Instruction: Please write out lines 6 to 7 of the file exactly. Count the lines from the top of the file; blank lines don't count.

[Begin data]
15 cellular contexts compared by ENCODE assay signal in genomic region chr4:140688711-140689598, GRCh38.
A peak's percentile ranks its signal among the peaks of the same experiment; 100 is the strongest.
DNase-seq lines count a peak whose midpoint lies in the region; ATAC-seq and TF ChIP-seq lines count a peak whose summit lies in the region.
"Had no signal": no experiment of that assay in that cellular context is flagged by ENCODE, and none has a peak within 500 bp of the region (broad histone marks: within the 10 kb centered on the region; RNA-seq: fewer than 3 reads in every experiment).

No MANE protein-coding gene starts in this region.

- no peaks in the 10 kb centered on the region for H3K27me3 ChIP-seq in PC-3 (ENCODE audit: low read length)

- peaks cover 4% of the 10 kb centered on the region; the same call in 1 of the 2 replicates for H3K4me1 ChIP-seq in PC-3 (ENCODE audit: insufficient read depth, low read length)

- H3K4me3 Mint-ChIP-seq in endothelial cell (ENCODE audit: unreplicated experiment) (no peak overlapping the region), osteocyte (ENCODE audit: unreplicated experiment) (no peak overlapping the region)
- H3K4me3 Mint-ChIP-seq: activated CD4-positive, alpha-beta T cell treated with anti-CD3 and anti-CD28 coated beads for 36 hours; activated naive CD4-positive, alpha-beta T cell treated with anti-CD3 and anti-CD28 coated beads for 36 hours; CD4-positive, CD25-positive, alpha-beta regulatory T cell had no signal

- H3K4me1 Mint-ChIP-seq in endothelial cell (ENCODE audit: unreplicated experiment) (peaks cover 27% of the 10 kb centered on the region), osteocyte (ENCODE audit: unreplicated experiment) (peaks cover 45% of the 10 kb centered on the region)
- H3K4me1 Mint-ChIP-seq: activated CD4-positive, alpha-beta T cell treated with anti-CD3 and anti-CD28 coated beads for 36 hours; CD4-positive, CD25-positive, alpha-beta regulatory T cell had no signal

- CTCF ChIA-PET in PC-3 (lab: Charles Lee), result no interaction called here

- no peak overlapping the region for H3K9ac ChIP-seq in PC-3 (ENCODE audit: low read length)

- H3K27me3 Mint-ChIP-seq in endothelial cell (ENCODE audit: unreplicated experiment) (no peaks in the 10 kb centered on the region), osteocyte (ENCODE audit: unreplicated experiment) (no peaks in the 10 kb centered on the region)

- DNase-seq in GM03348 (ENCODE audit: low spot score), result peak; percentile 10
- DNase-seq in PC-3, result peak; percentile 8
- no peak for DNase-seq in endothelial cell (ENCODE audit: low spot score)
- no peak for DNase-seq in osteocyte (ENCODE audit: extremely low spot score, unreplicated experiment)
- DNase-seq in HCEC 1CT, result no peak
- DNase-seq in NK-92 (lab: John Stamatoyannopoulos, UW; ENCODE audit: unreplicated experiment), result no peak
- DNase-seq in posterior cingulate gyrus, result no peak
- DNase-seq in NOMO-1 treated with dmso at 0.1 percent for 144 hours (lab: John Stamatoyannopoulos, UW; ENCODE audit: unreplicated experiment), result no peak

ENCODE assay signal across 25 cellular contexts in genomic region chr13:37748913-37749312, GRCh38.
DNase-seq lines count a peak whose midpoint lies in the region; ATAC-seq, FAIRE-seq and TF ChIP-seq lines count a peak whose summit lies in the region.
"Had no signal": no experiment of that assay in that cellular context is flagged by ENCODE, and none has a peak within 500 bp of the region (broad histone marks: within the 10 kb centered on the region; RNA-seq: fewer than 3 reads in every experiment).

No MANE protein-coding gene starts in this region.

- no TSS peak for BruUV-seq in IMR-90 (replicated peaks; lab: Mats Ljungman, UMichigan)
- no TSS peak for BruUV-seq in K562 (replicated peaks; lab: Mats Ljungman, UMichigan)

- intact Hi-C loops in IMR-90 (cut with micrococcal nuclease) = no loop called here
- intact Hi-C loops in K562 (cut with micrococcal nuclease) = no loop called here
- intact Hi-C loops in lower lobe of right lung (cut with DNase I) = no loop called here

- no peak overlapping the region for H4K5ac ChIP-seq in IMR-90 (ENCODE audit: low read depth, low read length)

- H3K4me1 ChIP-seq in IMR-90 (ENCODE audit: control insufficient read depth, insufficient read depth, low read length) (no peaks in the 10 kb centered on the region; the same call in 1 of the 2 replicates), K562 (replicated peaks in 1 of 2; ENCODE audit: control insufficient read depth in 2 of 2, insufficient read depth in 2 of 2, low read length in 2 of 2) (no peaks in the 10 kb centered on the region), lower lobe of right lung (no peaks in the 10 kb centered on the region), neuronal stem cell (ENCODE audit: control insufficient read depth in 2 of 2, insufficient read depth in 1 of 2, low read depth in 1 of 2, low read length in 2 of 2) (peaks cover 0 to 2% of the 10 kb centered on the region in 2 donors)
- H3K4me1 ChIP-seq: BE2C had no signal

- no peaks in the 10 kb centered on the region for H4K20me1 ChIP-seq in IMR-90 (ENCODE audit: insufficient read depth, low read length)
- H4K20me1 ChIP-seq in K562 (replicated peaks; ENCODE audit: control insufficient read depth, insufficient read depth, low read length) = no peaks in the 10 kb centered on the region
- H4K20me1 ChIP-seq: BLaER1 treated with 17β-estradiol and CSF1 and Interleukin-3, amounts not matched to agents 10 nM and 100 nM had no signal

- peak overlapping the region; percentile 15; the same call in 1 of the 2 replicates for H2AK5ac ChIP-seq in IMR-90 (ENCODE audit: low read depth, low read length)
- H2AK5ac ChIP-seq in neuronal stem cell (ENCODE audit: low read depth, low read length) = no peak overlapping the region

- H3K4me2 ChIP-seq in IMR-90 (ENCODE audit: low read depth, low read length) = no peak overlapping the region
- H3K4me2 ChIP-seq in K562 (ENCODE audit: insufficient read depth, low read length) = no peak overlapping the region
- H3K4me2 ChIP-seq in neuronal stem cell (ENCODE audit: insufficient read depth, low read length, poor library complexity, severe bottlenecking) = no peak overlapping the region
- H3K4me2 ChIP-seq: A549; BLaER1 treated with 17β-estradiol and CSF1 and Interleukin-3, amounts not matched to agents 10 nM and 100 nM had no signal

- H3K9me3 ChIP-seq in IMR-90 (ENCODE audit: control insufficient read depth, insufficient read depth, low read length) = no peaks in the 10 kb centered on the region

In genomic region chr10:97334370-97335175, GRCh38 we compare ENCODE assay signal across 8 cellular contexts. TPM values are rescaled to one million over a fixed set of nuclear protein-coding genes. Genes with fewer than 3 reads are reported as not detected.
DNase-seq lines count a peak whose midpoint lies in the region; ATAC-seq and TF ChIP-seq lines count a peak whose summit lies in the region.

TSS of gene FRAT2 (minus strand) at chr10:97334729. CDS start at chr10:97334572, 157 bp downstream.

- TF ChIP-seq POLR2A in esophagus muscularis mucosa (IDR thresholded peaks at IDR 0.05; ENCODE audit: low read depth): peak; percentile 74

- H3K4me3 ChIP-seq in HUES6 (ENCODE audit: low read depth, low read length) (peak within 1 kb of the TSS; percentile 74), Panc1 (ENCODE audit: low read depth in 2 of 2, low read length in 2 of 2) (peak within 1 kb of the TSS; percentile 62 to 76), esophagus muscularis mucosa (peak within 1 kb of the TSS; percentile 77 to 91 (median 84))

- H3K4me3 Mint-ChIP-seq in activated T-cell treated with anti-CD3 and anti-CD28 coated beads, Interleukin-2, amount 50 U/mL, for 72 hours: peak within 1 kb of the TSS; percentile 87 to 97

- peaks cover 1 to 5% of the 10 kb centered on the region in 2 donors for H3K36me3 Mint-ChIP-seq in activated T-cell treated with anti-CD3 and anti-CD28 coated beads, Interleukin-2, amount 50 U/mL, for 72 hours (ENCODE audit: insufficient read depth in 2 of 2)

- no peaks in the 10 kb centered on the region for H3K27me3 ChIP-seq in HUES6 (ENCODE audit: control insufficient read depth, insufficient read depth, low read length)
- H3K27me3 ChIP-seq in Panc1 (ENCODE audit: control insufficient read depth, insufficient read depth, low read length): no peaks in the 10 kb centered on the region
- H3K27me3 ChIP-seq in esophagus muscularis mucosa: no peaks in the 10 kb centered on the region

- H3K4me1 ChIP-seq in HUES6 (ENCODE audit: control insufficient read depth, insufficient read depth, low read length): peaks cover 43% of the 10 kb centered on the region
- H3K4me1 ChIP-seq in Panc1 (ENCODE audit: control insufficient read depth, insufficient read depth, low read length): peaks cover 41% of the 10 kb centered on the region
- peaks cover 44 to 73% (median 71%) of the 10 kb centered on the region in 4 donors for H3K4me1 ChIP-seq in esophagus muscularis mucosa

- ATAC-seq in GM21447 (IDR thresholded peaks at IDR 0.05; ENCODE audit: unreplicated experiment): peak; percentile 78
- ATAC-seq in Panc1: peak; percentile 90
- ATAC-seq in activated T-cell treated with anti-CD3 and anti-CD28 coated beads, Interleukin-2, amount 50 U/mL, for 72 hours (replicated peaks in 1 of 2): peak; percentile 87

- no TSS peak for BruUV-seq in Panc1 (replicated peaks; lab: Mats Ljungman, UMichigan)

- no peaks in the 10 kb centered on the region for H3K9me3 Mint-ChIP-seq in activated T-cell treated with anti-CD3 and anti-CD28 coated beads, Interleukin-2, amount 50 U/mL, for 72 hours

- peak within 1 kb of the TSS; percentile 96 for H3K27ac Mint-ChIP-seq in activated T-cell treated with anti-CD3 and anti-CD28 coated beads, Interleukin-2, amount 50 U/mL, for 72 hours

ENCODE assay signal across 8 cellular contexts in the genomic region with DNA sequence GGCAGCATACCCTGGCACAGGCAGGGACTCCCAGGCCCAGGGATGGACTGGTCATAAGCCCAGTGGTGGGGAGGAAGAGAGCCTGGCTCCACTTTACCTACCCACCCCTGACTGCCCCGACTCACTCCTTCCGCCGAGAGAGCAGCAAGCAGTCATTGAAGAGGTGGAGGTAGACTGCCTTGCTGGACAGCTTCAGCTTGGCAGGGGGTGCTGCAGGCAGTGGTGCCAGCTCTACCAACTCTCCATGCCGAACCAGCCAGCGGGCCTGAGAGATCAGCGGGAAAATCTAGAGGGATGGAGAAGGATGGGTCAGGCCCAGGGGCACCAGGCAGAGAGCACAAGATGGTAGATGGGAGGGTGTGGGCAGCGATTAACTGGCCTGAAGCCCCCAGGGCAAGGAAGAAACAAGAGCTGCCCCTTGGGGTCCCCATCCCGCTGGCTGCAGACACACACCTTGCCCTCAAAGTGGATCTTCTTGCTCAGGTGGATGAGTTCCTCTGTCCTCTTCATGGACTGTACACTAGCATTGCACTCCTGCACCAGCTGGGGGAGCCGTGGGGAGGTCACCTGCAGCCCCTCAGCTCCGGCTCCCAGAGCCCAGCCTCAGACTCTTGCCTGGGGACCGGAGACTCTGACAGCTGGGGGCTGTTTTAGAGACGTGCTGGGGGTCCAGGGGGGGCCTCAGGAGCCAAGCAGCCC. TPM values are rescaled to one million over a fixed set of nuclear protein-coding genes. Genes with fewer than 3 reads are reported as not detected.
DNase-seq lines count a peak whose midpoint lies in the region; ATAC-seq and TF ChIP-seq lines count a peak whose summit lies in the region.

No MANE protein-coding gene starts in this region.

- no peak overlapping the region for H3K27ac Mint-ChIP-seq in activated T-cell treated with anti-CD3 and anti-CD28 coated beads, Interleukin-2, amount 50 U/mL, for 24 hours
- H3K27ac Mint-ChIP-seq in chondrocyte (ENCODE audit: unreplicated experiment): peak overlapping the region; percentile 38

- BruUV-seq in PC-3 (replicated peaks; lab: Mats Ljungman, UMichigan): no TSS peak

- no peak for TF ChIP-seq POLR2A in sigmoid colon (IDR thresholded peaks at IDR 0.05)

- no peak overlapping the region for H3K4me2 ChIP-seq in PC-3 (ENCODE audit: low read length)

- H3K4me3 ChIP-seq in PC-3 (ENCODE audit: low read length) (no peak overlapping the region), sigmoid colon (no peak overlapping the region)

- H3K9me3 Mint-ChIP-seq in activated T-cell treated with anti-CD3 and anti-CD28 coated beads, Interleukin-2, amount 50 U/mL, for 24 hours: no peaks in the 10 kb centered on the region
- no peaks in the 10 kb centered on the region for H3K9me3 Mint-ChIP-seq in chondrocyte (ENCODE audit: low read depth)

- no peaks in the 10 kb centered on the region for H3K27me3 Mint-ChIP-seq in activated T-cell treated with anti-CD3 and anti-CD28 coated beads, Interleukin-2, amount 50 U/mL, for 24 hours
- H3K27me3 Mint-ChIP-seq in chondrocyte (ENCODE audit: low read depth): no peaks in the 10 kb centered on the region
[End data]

- no peaks in the 10 kb centered on the region for H3K27me3 ChIP-seq in PC-3 (ENCODE audit: low read length)

- peaks cover 4% of the 10 kb centered on the region; the same call in 1 of the 2 replicates for H3K4me1 ChIP-seq in PC-3 (ENCODE audit: insufficient read depth, low read length)